“Aye.” They all said. Callum nodded sharply in reply. The hands and the Marines broke up. Hawkins went to get the flag as he was told.
“Shall I get the lady for you, sir?” Carson asked.
“Not quite yet, Carson. Is she awake?”
“I believe so, sir. I was going to prepare breakfast for them.”
“Yes, do that. Make them comfortable for the time being. I will come and get them when it is time.”
“Shall I tell her, sir?”
“Yes, that way she is somewhat prepared. It would be the decent thing to do I suppose.”
“Very good, sir.” Carson said and walked away. Callum just smiled after him.
Callum turned his attention back to the deck and what was going on about him. Collingwood and Amos were setting about getting the hands organized, who was to stay, who was to go below. McGuffin was sending his men down the gangway ladder into the hold to get them out of sight. Talon was at the wheel, following the course he had been given. Callum went slowly forward on the deck going by those about him. He came to the bowsprit and looked out over the bow. The French coast was in the distance on the horizon.
“Soon, you son-of-a-bitch, I’ll have your head.” Callum said softly to himself as he folded his arms over his chest looking at the horizon.
“Excuse me, sir.” Collingwood said as he stepped to Callum’s shoulder.
“What is it, Abel?”
“We have the hands organized, sir. I have asked that most of the older men remain on deck with us.”
“Sensible, Abel. That might help keep up appearances as well. Older men, seasoned sailors as it were, not a threat.” Callum said softly.
“May I be of assistance to you, sir?” Collingwood asked, Callum looked at him with a questioning look.
“Do I look like I am in distress, Abel?”
“You look,…distracted, sir. I mean no offense.”
“I suppose I am a bit distracted. My mind is racing right now, so many different possibilities, so many outcomes.” Callum said and sighed.
“I can understand, sir.” Collingwood said and Callum smiled a bit.
“It was good of you to offer, Abel. I appreciate your concern. Fear not, we will see this through.”
“I have every faith in you, sir. I know that you will see us through.” Collingwood said, bowed his head slightly and walked away from Callum, leaving him alone.
McGuffin was at the bowsprit with Callum as the fortification was coming into view. Callum was coiling a loose line in his hands slowly as he was looking over the starboard bow. He had given Talon instructions for the course to bring them in close but not too close.
“What do you make of it, Sergeant?” Callum asked as he looked down at the line in his hand.
“I see a few Regulars, sir, and there appears to be someone up on that bluff above the fortification with a glass on us.” McGuffin said.
“Yes, I saw him as well.” Callum said as he took the coiled line and hung it on a belaying pin, “Keep an eye on them for a minute, Sergeant. Make it look as if you’re doing something. I’ll be back in a minute.”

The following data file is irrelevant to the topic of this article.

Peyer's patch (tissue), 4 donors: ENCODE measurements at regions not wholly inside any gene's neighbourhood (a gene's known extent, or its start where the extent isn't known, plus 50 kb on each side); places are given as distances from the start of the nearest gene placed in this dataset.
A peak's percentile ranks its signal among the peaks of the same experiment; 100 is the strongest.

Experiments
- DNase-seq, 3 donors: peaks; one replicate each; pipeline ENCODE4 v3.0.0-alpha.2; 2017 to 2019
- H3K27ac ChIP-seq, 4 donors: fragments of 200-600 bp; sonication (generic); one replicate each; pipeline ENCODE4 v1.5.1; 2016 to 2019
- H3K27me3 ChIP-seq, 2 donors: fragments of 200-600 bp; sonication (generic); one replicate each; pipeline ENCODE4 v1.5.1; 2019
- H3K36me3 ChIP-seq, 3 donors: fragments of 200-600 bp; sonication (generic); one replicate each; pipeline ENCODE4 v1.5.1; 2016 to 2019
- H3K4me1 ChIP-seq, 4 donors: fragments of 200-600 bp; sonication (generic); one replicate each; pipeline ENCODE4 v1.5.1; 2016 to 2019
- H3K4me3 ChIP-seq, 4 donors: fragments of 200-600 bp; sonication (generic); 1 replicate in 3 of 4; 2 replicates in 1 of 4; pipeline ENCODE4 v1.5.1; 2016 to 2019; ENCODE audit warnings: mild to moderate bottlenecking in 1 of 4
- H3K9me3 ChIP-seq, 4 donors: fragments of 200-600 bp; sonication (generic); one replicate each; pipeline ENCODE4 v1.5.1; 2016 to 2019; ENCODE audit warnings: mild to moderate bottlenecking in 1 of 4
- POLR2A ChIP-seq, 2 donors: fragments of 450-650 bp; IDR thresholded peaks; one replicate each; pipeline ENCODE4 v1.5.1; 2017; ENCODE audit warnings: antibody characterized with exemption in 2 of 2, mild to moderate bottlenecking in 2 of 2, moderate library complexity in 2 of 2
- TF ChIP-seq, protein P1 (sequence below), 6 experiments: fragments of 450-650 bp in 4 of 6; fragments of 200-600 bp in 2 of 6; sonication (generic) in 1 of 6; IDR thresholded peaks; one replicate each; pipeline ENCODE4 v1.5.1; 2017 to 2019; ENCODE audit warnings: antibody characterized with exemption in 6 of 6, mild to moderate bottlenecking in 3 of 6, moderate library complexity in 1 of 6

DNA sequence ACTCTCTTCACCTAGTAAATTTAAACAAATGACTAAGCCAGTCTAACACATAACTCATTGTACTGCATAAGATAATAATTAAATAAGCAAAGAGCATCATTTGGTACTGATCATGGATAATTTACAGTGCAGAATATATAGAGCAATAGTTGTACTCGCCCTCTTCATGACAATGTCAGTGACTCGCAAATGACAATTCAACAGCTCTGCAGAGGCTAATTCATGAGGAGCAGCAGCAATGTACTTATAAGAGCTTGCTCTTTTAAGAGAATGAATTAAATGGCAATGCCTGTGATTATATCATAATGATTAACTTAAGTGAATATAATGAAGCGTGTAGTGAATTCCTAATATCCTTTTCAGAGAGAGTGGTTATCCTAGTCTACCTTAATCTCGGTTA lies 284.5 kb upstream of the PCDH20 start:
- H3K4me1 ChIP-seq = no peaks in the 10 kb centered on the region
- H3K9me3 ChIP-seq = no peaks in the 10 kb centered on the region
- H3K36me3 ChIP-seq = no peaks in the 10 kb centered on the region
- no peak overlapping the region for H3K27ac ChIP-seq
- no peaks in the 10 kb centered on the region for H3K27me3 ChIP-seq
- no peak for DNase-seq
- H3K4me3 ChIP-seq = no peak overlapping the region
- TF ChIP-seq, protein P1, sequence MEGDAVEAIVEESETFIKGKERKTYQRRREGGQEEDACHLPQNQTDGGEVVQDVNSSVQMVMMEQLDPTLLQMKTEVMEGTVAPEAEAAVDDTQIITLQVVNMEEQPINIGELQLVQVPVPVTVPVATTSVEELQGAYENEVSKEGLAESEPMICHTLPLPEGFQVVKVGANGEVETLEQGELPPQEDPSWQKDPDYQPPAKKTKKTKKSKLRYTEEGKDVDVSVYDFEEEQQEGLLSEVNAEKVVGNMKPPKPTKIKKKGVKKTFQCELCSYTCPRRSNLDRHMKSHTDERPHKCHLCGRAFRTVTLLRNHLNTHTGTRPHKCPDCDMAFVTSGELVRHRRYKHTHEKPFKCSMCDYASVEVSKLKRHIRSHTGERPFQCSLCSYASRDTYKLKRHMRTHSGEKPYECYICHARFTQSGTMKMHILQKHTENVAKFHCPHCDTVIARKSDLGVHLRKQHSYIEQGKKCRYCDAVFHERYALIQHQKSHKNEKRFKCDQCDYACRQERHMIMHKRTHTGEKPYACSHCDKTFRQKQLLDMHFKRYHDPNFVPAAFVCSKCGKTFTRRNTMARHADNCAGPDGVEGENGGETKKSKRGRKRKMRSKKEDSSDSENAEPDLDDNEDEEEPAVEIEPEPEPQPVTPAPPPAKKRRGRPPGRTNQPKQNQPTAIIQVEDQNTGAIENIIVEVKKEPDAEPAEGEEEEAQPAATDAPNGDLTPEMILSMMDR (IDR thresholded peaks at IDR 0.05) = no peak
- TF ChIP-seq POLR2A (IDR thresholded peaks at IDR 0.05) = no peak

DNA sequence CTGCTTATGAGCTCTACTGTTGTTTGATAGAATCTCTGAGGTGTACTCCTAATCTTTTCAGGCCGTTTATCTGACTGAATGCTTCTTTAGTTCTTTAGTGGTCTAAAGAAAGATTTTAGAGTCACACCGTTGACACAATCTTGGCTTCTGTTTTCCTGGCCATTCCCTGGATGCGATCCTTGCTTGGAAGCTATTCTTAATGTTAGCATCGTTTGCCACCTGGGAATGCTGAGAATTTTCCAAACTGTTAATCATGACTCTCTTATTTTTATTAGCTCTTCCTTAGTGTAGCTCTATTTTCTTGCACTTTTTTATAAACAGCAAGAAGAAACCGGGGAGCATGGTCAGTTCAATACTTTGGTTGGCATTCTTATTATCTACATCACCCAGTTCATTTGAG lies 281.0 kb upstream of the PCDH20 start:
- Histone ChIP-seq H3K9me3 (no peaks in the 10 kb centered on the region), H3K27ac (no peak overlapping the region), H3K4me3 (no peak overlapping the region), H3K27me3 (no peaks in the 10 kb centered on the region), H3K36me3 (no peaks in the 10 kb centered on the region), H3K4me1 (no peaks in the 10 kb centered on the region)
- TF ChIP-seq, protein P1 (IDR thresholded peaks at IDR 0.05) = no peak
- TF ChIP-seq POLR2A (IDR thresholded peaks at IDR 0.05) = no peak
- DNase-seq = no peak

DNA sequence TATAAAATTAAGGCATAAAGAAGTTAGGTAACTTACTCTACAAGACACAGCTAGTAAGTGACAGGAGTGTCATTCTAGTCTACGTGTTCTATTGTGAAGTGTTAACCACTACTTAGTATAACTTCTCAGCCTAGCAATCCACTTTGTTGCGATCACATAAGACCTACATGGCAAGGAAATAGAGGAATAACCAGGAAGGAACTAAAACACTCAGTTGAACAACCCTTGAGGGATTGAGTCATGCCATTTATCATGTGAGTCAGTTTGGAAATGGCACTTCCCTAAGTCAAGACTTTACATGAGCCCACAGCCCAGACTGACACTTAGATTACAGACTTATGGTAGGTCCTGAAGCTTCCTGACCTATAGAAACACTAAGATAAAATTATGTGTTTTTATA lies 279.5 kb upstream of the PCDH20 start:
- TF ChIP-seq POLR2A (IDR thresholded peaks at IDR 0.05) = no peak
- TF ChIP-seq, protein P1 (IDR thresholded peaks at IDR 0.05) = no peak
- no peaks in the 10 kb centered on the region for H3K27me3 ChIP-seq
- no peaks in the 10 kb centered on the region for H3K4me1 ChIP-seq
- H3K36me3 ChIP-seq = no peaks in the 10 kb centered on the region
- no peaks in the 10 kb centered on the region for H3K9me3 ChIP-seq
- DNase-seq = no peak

“Very good, sir.” McGuffin said as he bent down and moved a couple of lines as Callum walked away, heading toward the steps to go below.
Callum went down the steps and through the door, going by the galley and reached the door to his cabin. He knocked and opened it. He saw her, the girl, Marie at the table with her little girls. The boy, Hans, was there as well, standing beside the little ones.
“Monsieur?” She asked seeing Callum.
“Good morning, Madame. I was wondering if I might ask you to have you and your girls join me up on deck. We are approaching the Somme.”
“If you wish.” She said as she looked at him a bit guarded, “There is something that you need of me, no?”
“Yes, there is actually.” Callum said, “Understand that I told you last night that we had business to conduct on the Somme. If you would join me on deck, then we can proceed up the river without being fired upon. Your presence, and that of your girls might guarantee that.”
“You are using us.” She said with a glare.
“I also told you that no harm shall come to you aboard this ship. I mean to keep my word to you. But to do that, I need you to help us. Now, if you would join me please on deck.” Callum said and picked up the older of the two girls, putting her on his hip. He smiled at the little one for a moment and then looked at her mother. She rose up off the chair and picked up the littlest one, the boy backed up out of the way. Callum turned and went out of the cabin, the girl followed him, going up the steps and out on deck into the morning light. She looked about and saw Talon at the wheel, who smiled at her briefly, she smiled back at him. She followed Callum out into the center of the deck.
“Do you know anything of that?” Callum asked as he nodded toward the fortification.
“Yes.” She said softly.
“What do you know?” He asked as he came closer beside her.
“Why should I tell you?”
“Because I am asking you, asking you to help us.”
“You are English. You only want to destroy us, to take over France.” She said as she looked up at him.
“No, that is not true. What I want is to end this war, to stop the killing, to end the destruction, the waste of it all. To make it to where your husband can return to you and your girls and you can live in peace, and I can return home to my son and to those that wait for me there as well. Now, will you help us?” Callum asked as he looked deep into her eyes, his were almost pleading with her and she saw it and knew he was telling her the truth, “That fortification is only there to protect a certain ship, isn’t it?” Callum asked and she nodded slowly, “The Avion?” She nodded again, “How do you know this?”
“The soldiers, when they come from time to time, they speak to me of it.”
“What do they say?”
“They have told me of the ship and what he does.”
“The Admiral,…Battenou? The Avion is here then, on the river?” Callum asked and she nodded again. “How many men are there in the fortification?”